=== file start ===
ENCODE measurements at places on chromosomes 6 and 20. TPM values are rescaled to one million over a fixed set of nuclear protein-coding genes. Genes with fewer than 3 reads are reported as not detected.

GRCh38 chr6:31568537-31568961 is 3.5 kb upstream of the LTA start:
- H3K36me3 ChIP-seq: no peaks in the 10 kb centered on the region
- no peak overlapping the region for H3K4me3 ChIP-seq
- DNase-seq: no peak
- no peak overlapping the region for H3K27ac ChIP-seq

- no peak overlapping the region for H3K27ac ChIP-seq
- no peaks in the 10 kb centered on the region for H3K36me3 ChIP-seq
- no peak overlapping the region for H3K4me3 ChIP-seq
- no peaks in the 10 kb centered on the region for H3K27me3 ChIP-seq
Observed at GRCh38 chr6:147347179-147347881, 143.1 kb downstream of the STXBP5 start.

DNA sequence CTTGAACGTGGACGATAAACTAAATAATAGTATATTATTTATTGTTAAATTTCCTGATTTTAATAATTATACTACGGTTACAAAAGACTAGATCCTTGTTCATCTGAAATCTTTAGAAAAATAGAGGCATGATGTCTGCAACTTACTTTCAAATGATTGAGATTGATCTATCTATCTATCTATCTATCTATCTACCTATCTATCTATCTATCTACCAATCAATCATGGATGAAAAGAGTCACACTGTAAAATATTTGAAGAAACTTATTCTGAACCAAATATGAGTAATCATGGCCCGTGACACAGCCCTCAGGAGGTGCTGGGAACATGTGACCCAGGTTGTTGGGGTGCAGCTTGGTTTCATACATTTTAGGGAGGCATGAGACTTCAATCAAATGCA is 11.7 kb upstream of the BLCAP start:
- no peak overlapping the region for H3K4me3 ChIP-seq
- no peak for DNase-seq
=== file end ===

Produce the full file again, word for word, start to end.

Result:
ENCODE measurements at places on chromosomes 6 and 20. TPM values are rescaled to one million over a fixed set of nuclear protein-coding genes. Genes with fewer than 3 reads are reported as not detected.

GRCh38 chr6:31568537-31568961 is 3.5 kb upstream of the LTA start:
- H3K36me3 ChIP-seq: no peaks in the 10 kb centered on the region
- no peak overlapping the region for H3K4me3 ChIP-seq
- DNase-seq: no peak
- no peak overlapping the region for H3K27ac ChIP-seq

- no peak overlapping the region for H3K27ac ChIP-seq
- no peaks in the 10 kb centered on the region for H3K36me3 ChIP-seq
- no peak overlapping the region for H3K4me3 ChIP-seq
- no peaks in the 10 kb centered on the region for H3K27me3 ChIP-seq
Observed at GRCh38 chr6:147347179-147347881, 143.1 kb downstream of the STXBP5 start.

DNA sequence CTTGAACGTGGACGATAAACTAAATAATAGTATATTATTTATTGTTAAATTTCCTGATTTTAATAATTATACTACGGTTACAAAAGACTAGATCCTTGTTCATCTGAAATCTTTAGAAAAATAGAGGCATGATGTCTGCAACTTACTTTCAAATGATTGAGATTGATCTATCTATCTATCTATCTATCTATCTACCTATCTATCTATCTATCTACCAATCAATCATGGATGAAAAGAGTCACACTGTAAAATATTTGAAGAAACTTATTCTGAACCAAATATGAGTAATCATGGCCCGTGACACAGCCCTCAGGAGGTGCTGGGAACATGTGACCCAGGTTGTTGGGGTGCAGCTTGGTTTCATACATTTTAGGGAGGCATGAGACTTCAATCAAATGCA is 11.7 kb upstream of the BLCAP start:
- no peak overlapping the region for H3K4me3 ChIP-seq
- no peak for DNase-seq